Canvas Gallery hosts art exhibition titled ‘Under the Sky’


The Canvas Gallery is hosting an art exhibition featuring works by Hala Nasir and Mamoon Tahir. Titled ‘Under the Sky’, the show will run at the gallery until July 28.

“Sometimes when we are travelling, we see this side of society in our surroundings: the poor and the gypsy children,” the catalogue issued by the gallery quotes Hala as saying.

“They are the faded faces of society. Even though the world has progressed a lot, some faces, poor and innocent, are still a very real part of our society. My artwork depicts the emotions of those children and the deprivation they face.”

She says that she uses traditional wool as a core medium in her artwork to show the happiness, beauty, innocence and hope in their lives.

Originally from Gujranwala, Hala completed her Bachelor’s in Fine Arts from the College of Art & Design, University of the Punjab, Lahore, with a major in painting (2018). She also received the Anna Molka Award 2021 from the College of Art & Design. She experiments with various mediums in her practice. Primarily working with wool, she creates domestic scenes in her artwork. Her paintings are fascinating, with their careful use of different coloured threads.

She has exhibited her work at the Ejaz Art Gallery, the Mussawir Art Gallery, the Taseer Art Gallery and Al-Hamra Arts Council in Lahore, and the Sanat Initiative in Karachi, and has participated in the Islamabad Art Festival at the Pakistan National Council of Arts.

As for Tahir, he believes in making art that is physically beautiful and emotionally compelling. “Pure creativity will come through me if I allow it and open myself to its flow,” he explains.

“I discovered that within me, conscious thought and forced ideas often impede my creative process, and therefore, I have done away with them as much as possible in the development of my methods, while trying to maintain a clear, focused and natural mind.”

This process now leads him to believe that his authentic subconscious is filtering through in his work. “I feel the paintings and subjects are being chosen from a transcendental level of consciousness, above the mind, and I allow myself to honour the absolute truth and honesty of their expression.”

His painting is not a means to an end, and therefore, he is very careful about maintaining an enjoyable and natural process. “I am struck by the beauty infused in many of the surreal works. I try and allow my paintings to paint themselves without limitations or themes.” His hope is always that he can share a deep joy and love by way of beauty in his current work. “I feel it is important to make paintings that speak of spiritual fulfilment and inspire wealth and value that cannot simply be bought or acquired with money or possession.”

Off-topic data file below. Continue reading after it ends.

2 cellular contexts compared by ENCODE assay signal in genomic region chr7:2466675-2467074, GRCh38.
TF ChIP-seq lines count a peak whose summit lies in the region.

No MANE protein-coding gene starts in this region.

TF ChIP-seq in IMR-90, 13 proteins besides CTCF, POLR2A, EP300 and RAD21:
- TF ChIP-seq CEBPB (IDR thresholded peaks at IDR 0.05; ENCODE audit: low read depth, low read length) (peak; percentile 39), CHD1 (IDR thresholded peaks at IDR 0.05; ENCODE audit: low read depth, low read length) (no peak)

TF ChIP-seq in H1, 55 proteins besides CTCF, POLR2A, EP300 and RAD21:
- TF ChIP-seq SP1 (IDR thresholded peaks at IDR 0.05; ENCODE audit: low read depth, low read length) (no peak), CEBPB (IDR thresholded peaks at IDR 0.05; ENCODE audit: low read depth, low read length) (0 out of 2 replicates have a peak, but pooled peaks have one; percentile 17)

He believes life can and should be a joyous experience, made all the more so by sharing and compassion. “I hope to one day communicate these elements with greater fusion in my paintings.” He says that all life is an expression of the universe. “When I paint, I participate in the process of such a wonderful performance. I try to allow it to flow through me just like water, easily and effortlessly finding its natural course.”

He feels that as an artist, he has such a uniquely privileged perspective, for he not only takes joy through the act of creation but also joy in observing its unfolding. He often learns so much more about himself from viewing the final painting.

“In the same way the seed puts forth a blade of grass through the hard soil and the mountains burst into colour in a display of sheer enthusiastic creation and life, I know the energy within every seed is also in me.”

He says his art and his painting may only be a drop of water, but each drop of water holds the same constituents as the whole ocean, so as he sees it, creating is an act infused with divinity. “I have also changed my practice in other subtle and significant ways. I used to work mostly with found imagery, but now I spend a long time making my subjects before I sketch them, and then I paint them.”

So, he goes on to explain, the creative moment was immediate in the past, but now it can last for days, weeks or even months.


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